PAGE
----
If this sounds farfetched, it shouldn’t. People seem to be doing it quite a lot lately. Recently, there was a historic cottage in the Russian Hill neighborhood of San Franciso where pretty much this exact thing happened. People bought it, deliberately let it fall apart, demolished it, and then built something bigger and modern in its place.

    I really do not understand some people’s loathing for old things. If these people who can afford to be picky really want a custom home, why don’t they buy something that’s only 20 years old and tear THAT down, instead of removing something that’s 80 or 100 years old? Why didn’t Steve Jobs just buy some OTHER property instead of this one, if he didn’t want the house anyway? I’m sure there was someone out there who did.

    As the other comments say, it is probably too late to save this one, but I personally honestly hope Job’ plans get held up a long time anyway. While people should be allowed to tear down homes they can’t save, aren’t there already laws on the books that require one to not let one’s house fall apart in the first place?

  13. Richard Silverstein on said:

    There is a tremendous amt of misinformation regarding this case. Actually, UOH has estimated it would cost Jobs only about $6 million to restore the house (not $20 million). It is an architectural gem designed by G.W. Smith, who created the Spanish Revival style featured in Santa Barbara among other places. He was an important architect, the style was architecturally significant & the house is an excellent example of its kind.

    The fact that Steve Jobs has let the house go to ruin should not be an argument for letting his tear it down. Wouldn’t that be rewarding him for destroying an architectural landmark?

    There are many people in this thread & who are opining on this issue who don’t know what they’re talking about. I find it astounding that someone who knows very little about architecture & looks at a few photos is willing to consign Jackling House to the dustbin. That’s what I call chutzpah!

  14. Remember the apple ad for 1984?
    Who’s who now?

  15. Anyway, if you dont like a house with such history, you should sell it to someone who does, not tear it down.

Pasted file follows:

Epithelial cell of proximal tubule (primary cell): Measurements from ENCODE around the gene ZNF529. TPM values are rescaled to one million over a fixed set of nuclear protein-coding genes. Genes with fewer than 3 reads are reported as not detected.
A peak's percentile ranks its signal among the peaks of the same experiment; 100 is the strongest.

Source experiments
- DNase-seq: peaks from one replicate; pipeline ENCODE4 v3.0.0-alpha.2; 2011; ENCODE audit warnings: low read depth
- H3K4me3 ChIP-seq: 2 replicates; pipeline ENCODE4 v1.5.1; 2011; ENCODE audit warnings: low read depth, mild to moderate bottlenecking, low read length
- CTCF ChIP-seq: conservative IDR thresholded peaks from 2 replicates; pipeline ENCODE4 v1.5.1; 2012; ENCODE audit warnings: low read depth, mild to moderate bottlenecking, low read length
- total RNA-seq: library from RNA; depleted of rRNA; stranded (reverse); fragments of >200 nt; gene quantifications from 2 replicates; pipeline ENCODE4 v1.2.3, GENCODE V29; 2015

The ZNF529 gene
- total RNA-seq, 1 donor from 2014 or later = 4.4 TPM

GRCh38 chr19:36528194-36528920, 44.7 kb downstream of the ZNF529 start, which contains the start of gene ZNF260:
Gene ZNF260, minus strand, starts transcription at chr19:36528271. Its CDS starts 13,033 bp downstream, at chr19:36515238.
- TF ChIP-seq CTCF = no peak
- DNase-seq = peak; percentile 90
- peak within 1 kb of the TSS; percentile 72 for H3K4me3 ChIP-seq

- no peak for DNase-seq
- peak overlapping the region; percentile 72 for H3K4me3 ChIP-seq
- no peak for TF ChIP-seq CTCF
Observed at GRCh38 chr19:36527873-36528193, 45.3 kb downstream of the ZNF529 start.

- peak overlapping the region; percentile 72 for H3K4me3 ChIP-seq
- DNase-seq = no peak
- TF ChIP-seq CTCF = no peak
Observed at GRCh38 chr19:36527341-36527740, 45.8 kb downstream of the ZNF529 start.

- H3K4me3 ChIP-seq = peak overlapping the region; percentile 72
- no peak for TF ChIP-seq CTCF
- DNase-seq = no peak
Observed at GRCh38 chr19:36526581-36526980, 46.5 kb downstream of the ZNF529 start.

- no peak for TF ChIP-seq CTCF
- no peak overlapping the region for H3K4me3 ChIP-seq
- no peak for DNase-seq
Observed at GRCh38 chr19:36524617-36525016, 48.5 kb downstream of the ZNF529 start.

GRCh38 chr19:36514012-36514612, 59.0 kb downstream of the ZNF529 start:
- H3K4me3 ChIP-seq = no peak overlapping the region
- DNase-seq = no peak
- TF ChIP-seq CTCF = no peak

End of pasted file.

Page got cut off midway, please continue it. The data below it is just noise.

16. I think it’s an ugly pig of a building and of no particular architectural merit. Good riddance.

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  19. Steve J. on said:

    THERE’S my copy of the Godfather, part 2. I’ve been looking everywhere for that…

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  26. The house is (was) an atrocity. Even in its heyday the home was grotesque. And that tacky pipe organ. I hope that inane pipe organ and all of its pipes were thrown in the junk pile. I’m sure Jobs’ new home will be vastly superior to the old one. It’ll be lightyears ahead in style, design, materials and efficiency compared to the old home. Kudos for Mr. Jobs for his lengthy pursuit in finally getting the Jackling home torn down.

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  30. Wyogal77 on said:

    People here advocating for the demolition of the Jackling House are a pack of morons. You are the idiots that have absolutely no respect for old houses and therefore have NO taste. Old houses/buildings have character, unlike the modern crap that is being slapped up at an ever-increasing rate. Not only is modern architecture (not all, but most) unattractive, it is not as well-built as it was in the past.

  31. Tear it down! Its nothing more than a rat infested dump…..

  32. What an ass. Tore down a historic place rather than renovate. Then dies of cancer ’cause he won’t try chemo, but laetrile and herbs. Well wifey Lauren made out well.